Working with forked repositories

A while back I created a fork of the Kaleidoscope repo blindly thinking that this would be where I did any keyboard customisation. Having returned to it to set up my build environment I realise that the changes I’m likely to want to make will be in the Model01-Firmware repo.

I was planning to fork this and replace the Model01-Firmware submodule in my Arduino-Boards repo with my forked copy.

Is this the best workflow for managing any changes that I wish to make?

I think the best way to work on your custom sketch is to first set your environment up as you would for use with the factory firmware. That is, follow the steps in the Model01-Firmware README. Then, fork that repo, and work from there. That’s about it. As Model01-Firmware is not a submodule of Arduino-Boards, you don’t need to replace it, either.

Once Kaleidoscope and supporting libraries are installed (in other words, Arduino-Boards is checked out into the right place), the Arduino tools, and the Kaleidoscope build system will find them, and you can have your sketch pretty much anywhere, independent from the rest.

If you wish to change any of the plugins, the best way for that is closer to what you described: fork the repo, but instead of replacing the submodule, I’d add a git remote instead. This way you can pull both upstream changes, and push your own, and don’t need to fiddle with keeping the parent Arduino-Boards repository synced, either.

I’ve been doing all my development for the past year or so this way, and it’s been working remarkably well. :slight_smile:


Thanks, makes perfect sense now.

That changed this week. It is, now.

The reason to do that is so that the Mode01-Firmware default sketch will show up as an example when you set things up with the Arduino Boards Manager.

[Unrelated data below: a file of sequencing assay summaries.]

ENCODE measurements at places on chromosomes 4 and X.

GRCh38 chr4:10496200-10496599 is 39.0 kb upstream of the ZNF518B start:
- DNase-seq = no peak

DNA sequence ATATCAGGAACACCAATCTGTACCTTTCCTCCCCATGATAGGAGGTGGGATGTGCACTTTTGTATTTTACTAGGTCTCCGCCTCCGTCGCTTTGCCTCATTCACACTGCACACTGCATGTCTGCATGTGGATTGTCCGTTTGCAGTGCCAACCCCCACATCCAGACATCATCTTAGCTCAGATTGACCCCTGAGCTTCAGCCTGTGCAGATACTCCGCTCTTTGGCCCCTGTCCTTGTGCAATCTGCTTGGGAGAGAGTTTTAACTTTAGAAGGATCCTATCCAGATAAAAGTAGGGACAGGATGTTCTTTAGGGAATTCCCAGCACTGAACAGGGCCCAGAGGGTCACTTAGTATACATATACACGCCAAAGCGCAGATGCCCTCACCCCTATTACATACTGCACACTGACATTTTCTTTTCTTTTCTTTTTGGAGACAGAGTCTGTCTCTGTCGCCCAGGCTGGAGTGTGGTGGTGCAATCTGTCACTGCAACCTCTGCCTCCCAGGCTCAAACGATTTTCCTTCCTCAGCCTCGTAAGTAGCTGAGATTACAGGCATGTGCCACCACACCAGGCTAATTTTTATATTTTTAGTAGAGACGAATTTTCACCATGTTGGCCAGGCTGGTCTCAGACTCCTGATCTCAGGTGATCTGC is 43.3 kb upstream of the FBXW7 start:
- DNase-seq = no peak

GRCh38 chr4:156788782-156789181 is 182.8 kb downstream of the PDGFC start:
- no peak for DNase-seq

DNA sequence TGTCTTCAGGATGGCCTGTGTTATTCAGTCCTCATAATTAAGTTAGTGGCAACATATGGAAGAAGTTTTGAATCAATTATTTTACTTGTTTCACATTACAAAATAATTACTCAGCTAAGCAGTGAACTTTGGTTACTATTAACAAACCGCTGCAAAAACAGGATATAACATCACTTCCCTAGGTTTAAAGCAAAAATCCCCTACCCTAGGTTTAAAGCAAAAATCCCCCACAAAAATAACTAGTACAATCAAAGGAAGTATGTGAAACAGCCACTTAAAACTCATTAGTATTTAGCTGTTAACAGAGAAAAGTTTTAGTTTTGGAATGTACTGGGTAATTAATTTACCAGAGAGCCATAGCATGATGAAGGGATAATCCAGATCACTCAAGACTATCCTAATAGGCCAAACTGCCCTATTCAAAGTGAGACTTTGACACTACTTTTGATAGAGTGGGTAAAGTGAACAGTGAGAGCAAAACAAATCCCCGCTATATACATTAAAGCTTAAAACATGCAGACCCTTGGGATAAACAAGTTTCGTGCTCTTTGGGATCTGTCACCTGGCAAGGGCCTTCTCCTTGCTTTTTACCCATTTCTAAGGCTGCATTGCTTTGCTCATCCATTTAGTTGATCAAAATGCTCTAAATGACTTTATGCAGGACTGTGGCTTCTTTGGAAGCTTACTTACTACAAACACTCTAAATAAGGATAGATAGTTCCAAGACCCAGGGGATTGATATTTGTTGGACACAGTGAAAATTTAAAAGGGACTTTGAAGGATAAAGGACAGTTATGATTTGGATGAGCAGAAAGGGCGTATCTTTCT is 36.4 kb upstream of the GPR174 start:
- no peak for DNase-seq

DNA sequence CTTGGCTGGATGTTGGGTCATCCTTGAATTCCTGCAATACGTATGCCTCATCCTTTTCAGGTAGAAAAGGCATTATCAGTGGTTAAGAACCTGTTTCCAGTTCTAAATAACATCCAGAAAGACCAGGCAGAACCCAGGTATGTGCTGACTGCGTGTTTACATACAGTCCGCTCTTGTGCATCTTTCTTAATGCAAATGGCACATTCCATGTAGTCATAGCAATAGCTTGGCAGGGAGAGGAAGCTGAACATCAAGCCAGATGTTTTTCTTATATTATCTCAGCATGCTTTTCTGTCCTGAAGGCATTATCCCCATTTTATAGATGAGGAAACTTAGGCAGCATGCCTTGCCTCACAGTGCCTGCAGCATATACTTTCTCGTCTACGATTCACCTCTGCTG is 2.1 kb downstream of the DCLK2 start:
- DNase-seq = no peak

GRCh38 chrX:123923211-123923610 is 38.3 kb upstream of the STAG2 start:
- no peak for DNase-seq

You should never need to replace our version of the Model01-Firmware library in Arduino-Boards/libraries. It’s the only library for which that should be 100% true, since it doesn’t provide any library code, just the example sketch. (Well, it also has a Makefile. You might want that.)

Generally, I’d expect folks to either create their own repo for their own sketch OR to fork the Model01-Firmware repo. But you can just put that somewhere on disk you can get to. You don’t need to replace the copy in Arduino-Boards.

Also, IIRC, if you want to work with a variant of one of the core Kaleidoscope libraries, you’d just check out your version in the ‘libraries’ subdirectory of your Arduino sketchbook.


Aha, that was super not obvious to me. I followed the instructions in the Model01-Firmware readme and assumed that editing libraries in hardware/keyboardio/avr/libraries/Whatever would immediately take effect when I run make flash but it doesn’t seem to. I don’t really get what the model is here but I guess I need to make another submodule inside Model01-Firmware/libraries?

Nope, that doesn’t seem to work either. How do I get my changes to a plugin to take effect?

To be specific, running make flash in ~/Documents/Arduino/Model01-Firmware doesn’t seem to notice changes (eg, syntax errors) in ~/Documents/Arduino/hardware/keyboardio/avr/libraries/Kaleidoscope-LED-ActiveModColor.

Aha. Reading the Model01-Firmware Makefile, looks like it’s noticing that for a hot second I was using the’s “download some libraries” feature. Now I just have to figure out how to safely uninstall them…